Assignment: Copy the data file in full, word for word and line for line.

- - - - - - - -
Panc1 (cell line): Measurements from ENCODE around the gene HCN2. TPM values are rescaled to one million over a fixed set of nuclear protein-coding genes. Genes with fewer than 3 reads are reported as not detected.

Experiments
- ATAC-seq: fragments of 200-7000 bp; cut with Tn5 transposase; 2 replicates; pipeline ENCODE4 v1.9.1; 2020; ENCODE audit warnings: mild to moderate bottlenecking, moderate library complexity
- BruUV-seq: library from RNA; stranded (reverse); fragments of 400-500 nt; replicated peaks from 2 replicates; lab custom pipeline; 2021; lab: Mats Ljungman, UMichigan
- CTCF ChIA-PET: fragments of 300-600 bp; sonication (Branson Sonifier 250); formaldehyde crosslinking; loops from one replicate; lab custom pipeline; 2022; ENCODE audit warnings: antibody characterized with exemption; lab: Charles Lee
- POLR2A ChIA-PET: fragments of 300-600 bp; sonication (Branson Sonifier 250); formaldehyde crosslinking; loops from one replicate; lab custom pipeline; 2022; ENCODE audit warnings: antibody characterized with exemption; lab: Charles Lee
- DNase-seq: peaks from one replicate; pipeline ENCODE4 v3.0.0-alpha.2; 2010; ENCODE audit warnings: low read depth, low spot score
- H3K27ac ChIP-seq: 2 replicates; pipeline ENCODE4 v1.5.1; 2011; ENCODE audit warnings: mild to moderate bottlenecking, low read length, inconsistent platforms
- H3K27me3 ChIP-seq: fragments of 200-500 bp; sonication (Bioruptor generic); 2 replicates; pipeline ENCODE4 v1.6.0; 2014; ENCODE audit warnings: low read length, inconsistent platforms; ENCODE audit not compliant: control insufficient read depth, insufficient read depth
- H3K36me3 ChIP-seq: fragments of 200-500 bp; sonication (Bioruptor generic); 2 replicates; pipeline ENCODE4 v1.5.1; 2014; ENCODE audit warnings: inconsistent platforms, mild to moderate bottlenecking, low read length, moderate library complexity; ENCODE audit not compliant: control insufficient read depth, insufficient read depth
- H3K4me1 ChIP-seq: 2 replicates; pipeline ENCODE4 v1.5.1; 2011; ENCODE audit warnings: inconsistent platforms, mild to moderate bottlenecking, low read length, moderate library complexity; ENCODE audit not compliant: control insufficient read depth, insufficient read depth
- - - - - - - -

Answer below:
Panc1 (cell line): Measurements from ENCODE around the gene HCN2. TPM values are rescaled to one million over a fixed set of nuclear protein-coding genes. Genes with fewer than 3 reads are reported as not detected.

Experiments
- ATAC-seq: fragments of 200-7000 bp; cut with Tn5 transposase; 2 replicates; pipeline ENCODE4 v1.9.1; 2020; ENCODE audit warnings: mild to moderate bottlenecking, moderate library complexity
- BruUV-seq: library from RNA; stranded (reverse); fragments of 400-500 nt; replicated peaks from 2 replicates; lab custom pipeline; 2021; lab: Mats Ljungman, UMichigan
- CTCF ChIA-PET: fragments of 300-600 bp; sonication (Branson Sonifier 250); formaldehyde crosslinking; loops from one replicate; lab custom pipeline; 2022; ENCODE audit warnings: antibody characterized with exemption; lab: Charles Lee
- POLR2A ChIA-PET: fragments of 300-600 bp; sonication (Branson Sonifier 250); formaldehyde crosslinking; loops from one replicate; lab custom pipeline; 2022; ENCODE audit warnings: antibody characterized with exemption; lab: Charles Lee
- DNase-seq: peaks from one replicate; pipeline ENCODE4 v3.0.0-alpha.2; 2010; ENCODE audit warnings: low read depth, low spot score
- H3K27ac ChIP-seq: 2 replicates; pipeline ENCODE4 v1.5.1; 2011; ENCODE audit warnings: mild to moderate bottlenecking, low read length, inconsistent platforms
- H3K27me3 ChIP-seq: fragments of 200-500 bp; sonication (Bioruptor generic); 2 replicates; pipeline ENCODE4 v1.6.0; 2014; ENCODE audit warnings: low read length, inconsistent platforms; ENCODE audit not compliant: control insufficient read depth, insufficient read depth
- H3K36me3 ChIP-seq: fragments of 200-500 bp; sonication (Bioruptor generic); 2 replicates; pipeline ENCODE4 v1.5.1; 2014; ENCODE audit warnings: inconsistent platforms, mild to moderate bottlenecking, low read length, moderate library complexity; ENCODE audit not compliant: control insufficient read depth, insufficient read depth
- H3K4me1 ChIP-seq: 2 replicates; pipeline ENCODE4 v1.5.1; 2011; ENCODE audit warnings: inconsistent platforms, mild to moderate bottlenecking, low read length, moderate library complexity; ENCODE audit not compliant: control insufficient read depth, insufficient read depth